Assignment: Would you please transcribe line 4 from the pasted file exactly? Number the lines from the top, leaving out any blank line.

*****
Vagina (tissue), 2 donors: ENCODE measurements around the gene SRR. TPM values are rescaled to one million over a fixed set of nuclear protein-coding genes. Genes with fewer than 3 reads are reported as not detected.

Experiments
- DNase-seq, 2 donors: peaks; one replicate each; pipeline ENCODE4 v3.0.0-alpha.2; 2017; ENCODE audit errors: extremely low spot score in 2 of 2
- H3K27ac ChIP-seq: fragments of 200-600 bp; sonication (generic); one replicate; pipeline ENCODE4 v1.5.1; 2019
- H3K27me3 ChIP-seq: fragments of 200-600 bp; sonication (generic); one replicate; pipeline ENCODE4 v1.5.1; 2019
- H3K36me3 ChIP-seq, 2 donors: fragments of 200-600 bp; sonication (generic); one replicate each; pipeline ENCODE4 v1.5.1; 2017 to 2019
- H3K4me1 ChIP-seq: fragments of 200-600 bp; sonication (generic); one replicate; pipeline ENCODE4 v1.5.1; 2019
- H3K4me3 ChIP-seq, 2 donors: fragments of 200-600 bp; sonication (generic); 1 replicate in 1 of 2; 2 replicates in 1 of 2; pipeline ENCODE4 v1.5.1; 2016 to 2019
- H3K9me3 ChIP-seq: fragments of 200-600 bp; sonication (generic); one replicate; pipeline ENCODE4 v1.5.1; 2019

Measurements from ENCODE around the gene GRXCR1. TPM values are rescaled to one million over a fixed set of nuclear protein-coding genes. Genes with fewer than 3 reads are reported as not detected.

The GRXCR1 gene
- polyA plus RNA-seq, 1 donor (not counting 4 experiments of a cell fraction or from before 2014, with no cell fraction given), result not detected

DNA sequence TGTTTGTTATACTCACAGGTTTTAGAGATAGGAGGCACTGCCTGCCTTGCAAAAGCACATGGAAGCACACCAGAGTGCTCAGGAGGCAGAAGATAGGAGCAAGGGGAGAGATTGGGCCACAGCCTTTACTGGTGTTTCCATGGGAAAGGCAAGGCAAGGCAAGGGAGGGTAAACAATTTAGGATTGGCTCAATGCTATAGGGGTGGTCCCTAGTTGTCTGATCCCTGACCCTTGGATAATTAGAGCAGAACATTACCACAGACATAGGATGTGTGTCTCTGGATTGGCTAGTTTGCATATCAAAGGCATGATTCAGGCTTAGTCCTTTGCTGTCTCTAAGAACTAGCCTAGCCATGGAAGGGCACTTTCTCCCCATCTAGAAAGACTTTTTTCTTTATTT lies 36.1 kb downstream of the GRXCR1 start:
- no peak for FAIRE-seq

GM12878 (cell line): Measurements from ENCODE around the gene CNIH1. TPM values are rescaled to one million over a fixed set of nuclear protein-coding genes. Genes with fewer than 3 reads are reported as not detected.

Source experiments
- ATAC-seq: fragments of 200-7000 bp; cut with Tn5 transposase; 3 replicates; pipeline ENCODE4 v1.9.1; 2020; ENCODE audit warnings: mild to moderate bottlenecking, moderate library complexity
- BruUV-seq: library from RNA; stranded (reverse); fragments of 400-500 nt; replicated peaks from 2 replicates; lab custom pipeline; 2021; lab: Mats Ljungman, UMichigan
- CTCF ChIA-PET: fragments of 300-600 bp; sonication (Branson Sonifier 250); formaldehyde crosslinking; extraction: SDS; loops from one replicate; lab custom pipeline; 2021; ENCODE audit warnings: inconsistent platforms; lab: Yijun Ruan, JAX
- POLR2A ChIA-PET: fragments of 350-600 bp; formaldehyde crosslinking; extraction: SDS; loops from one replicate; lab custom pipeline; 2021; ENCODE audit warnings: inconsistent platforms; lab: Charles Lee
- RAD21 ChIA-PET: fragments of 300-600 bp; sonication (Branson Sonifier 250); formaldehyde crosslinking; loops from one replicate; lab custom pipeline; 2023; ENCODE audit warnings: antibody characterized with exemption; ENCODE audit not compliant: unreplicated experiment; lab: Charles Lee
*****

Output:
- H3K27ac ChIP-seq: fragments of 200-600 bp; sonication (generic); one replicate; pipeline ENCODE4 v1.5.1; 2019